Earthquakes: Bookcases and File Cabinets - Anchoring
Material provided by Federal Alliance for Safe Homes http://www.flash.org/
During an earthquake, large pieces of furniture such as tall bookcases and file cabinets can fall on you or others. Toppled furniture can also block exits and prevent you from escaping. Anchoring furniture so that it remains upright not only helps prevent injuries but also helps protect both the furniture and its contents. Furniture can be anchored with metal “L” brackets and screws along its top or sides (either inside or outside) with screws through its back or with nylon strapping.
Benefits of Using This Mitigation Strategy
- Helps to prevent toppled furniture from falling on occupants
- Helps to prevent toppled furniture from blocking exits and preventing escape from a structure
- Helps to prevent damage to furniture and the contents of the book cases and cabinets
Keep these points in mind when you anchor large pieces of furniture:
- Make sure that all anchoring screws penetrate not just the wall but the studs behind it as well. Screws embedded only in drywall or plaster will pull out. Regardless of the anchoring method you use, the screws should be long enough to extend at least 2 inches into the wall and studs.
- Before anchoring a bookcase with screws through its back, make sure the back is sturdy enough and that it is securely attached to the sides, top, and bottom. Some bookcases have backs made of very thin materials that are held in place with only small screws or staples that can easily pull out. Those bookcases should be anchored with brackets.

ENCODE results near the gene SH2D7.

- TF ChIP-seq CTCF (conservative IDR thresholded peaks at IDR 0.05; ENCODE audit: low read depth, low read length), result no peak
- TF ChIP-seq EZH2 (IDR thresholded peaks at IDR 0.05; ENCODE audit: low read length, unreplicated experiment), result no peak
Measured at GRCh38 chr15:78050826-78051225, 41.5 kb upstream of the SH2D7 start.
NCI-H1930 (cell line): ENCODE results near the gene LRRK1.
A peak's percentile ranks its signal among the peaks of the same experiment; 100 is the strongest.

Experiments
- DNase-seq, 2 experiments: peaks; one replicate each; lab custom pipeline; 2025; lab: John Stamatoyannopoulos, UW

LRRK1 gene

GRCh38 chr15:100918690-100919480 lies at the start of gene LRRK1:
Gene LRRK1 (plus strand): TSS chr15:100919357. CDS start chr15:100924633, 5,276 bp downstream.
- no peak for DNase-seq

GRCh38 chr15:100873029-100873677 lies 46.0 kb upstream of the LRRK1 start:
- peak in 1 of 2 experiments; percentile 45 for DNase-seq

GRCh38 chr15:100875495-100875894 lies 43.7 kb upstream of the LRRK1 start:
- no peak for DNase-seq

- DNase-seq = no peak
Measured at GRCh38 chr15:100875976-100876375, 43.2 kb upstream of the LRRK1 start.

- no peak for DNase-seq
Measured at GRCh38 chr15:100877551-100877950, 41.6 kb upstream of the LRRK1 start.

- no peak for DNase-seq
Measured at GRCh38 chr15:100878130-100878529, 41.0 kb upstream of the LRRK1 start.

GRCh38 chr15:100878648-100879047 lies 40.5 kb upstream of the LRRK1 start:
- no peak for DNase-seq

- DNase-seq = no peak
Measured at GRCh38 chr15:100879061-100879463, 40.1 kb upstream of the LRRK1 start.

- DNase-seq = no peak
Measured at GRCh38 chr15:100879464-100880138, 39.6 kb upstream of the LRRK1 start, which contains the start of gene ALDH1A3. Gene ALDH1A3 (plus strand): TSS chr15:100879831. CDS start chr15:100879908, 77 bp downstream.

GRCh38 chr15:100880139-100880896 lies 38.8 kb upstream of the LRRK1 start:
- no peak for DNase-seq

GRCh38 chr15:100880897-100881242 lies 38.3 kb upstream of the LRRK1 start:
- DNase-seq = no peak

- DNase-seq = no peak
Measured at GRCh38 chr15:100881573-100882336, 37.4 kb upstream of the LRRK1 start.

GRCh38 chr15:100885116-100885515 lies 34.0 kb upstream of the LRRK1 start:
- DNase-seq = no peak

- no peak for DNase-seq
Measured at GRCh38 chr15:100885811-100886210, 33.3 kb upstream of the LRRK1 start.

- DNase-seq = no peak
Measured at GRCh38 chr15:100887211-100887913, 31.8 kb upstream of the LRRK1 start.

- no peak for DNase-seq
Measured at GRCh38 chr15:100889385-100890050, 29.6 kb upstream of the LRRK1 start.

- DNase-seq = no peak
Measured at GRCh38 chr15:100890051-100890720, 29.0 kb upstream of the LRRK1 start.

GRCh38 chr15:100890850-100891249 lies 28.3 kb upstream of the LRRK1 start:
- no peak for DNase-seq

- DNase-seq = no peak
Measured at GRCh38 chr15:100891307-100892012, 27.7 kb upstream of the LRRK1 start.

- If you have two or more bookcases or file cabinets that sit next to each other, consider connecting them to one another as well as to the wall. They will be even more stable if you do.
- If possible, move all bookcases, file cabinets and other large pieces of furniture away from exits so that if they do fall, they won't prevent you from escaping.
- To prevent the contents of your bookcases from falling out, you can install a thin metal or plastic wire, a wood dowel or even an elastic guardrail across the front of each shelf.
- Keep the tops of your bookcases free of heavy items; especially if they are located near beds or desks, where persons could be injured from falling items.
The cost of anchoring a bookcase or file cabinet will depend on the size (height and width) of the bookcase or file cabinet. In general, if you do the work yourself, you can expect the cost to be approximately $5 per bracket. For example, anchoring a 3-foot wide by 6-foot high bookcase will cost about $30 for six brackets. This amount covers only the hardware you will have to buy and excludes the cost of any tools you use and the value of your time. If you hire a contractor or handyman to do the work, you will have to pay for time as well as materials.
Technical Information Provided by FEMA